Lamium maculatum (spotted dead-nettle)
The leaf markings of the spotted dead-nettle make it an attractive and popular choice for gardeners, and along with its large purple flowers easily distinguish it from the common stinging nettle (Urtica dioica).
About this species
Lamium maculatum is a very variable species in the wild, where leaf size and shape, petiole (leaf stalk) length, hairiness and flower colour can be quite different even in the same population. The spotted leaves of this plant give it both its common and Latin names (maculatum = spotted, stained). In the wild the white leaf markings are more likely to be present during the winter. The leaf markings make spotted dead-nettle attractive to gardeners. There are now numerous cultivars with leaves much more decorative than those of their wild relatives, for example Lamium maculatum ‘Beacon Silver’ and L. maculatum ‘Roseum’.
Geography & Distribution
Europe to China; introduced in Great Britain and New Zealand; found growing as a garden escape in Canada and the USA. Spotted dead-nettle has been found up to 2,000 m above sea level.
Lamium maculatum (Image courtesy of Wikimedia Commons)
Spotted dead-nettle is a perennial herb with creeping stems (but with distal parts upright), and is mostly hairy. The leaves have petioles (leaf stalks) that are shorter than the blades. The leaf blades are heart-shaped to ovate or ovate-oblong, and the margins are usually coarsely scalloped to toothed; the upper and lower surfaces are hairy, the upper surface often with a white band and a few blotches either side, especially in winter. The calyx is tubular, with five narrowly triangular teeth. The corolla is purple, rarely white with dark purple markings. The upper lip is arched, and the lower lip is about as long as the upper lip and at right angles to it. The stamens (male parts) are held in the upper lip and bear orange pollen. The fruit comprises four brown nutlets (one-seeded sections, or mericarps, of the fruit).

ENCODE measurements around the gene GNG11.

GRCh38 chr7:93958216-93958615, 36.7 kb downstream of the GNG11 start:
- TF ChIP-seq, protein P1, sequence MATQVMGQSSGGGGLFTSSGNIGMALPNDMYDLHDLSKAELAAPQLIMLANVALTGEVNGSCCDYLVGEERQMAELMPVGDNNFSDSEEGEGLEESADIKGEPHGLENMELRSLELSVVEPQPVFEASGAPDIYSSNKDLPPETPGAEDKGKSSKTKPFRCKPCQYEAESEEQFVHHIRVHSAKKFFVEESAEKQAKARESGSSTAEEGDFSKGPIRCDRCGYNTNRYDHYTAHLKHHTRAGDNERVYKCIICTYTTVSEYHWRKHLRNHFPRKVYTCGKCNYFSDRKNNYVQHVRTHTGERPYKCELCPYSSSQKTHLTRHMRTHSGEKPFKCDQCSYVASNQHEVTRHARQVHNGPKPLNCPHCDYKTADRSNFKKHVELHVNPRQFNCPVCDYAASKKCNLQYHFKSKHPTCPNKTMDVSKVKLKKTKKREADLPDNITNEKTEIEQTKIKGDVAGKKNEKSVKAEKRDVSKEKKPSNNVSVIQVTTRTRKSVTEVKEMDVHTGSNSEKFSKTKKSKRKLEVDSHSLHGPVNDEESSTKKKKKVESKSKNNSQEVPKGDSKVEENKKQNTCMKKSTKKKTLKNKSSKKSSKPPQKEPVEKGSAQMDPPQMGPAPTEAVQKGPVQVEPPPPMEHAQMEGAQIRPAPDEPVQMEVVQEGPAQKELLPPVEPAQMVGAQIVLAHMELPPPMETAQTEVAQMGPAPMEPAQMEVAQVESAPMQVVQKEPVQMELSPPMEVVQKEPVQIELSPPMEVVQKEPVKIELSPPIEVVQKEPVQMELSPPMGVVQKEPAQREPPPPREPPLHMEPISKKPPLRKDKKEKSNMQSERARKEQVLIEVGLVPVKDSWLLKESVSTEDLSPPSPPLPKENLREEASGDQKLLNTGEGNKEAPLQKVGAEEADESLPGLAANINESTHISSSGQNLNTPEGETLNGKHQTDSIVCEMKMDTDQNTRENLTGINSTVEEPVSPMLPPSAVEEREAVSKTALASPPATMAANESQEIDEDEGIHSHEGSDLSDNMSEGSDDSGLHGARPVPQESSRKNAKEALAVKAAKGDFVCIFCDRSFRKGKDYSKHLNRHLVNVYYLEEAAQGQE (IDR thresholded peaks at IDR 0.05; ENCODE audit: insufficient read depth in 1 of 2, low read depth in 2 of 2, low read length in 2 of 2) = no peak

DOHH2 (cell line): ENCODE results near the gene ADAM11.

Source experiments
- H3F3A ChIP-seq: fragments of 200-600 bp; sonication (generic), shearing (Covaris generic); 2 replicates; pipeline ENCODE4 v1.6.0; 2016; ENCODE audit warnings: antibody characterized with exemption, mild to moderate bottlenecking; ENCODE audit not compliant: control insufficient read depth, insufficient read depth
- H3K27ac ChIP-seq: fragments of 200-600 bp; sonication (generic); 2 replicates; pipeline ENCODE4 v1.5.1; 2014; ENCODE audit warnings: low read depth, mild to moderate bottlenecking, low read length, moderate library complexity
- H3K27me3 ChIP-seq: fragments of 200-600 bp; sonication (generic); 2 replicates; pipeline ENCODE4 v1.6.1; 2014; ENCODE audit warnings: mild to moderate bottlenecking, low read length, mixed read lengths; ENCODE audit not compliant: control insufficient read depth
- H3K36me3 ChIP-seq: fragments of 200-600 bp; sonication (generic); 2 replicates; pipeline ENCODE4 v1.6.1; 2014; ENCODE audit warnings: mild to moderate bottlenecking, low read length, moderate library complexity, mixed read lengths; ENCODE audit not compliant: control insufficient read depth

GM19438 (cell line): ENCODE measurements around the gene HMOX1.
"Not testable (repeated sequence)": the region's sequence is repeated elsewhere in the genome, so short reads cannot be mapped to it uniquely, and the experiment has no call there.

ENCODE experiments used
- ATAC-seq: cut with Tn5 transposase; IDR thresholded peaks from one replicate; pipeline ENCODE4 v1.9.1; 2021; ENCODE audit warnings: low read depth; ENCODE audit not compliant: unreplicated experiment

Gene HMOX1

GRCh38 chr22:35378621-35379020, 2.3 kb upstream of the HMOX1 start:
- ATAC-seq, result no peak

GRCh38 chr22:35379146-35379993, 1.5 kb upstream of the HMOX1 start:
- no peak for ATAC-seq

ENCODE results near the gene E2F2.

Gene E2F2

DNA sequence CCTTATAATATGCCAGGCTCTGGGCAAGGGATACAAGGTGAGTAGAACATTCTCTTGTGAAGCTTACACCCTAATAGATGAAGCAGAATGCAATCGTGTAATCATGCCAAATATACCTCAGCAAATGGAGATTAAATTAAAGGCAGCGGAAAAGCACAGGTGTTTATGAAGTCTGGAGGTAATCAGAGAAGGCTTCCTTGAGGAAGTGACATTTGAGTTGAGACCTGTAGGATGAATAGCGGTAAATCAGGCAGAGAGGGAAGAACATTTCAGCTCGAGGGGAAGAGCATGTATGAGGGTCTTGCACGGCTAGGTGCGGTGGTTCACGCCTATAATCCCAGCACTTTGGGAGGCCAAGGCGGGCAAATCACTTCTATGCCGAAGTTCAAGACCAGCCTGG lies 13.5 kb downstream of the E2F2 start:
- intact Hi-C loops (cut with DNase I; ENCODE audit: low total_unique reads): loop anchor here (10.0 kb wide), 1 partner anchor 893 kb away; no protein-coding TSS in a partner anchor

Spotted dead-nettle makes an attractive addition to herbaceous borders or woodland gardens, and is a useful ground cover species.
This species at Kew
Pressed and dried specimens of Lamium maculatum are held in the Herbarium at Kew, where they are made available by appointment to researchers from around the world. The details, including an image, of one of these specimens can be seen on-line in the Herbarium Catalogue.
Kew at the RHS Chelsea Flower Show 2011
In 2011, Kew partnered with The Times to produce a show garden to showcase the significance of plants to science and society.
The garden, designed by Chelsea gold medallist Marcus Barnett, featured species chosen to demonstrate both beauty and utility, including medicinal, commercial, and industrial uses to underline the fact that plants are invaluable to our everyday lives – without them, none of us could live on this planet; they produce our food, clothing and the air that we breathe.
Lamium maculatum is the wild relative of the cultivar Lamium maculatum 'Chequers', which was featured in Kew’s garden at Chelsea. A cultivar is a cultivated variant of a species, which is often called a ‘variety’ in the horticultural trade. Cultivars usually have characteristics that make them more desirable to growers, for example a carrot that is sweeter than its wild relative or a rose with less thorns than its wild counterpart.
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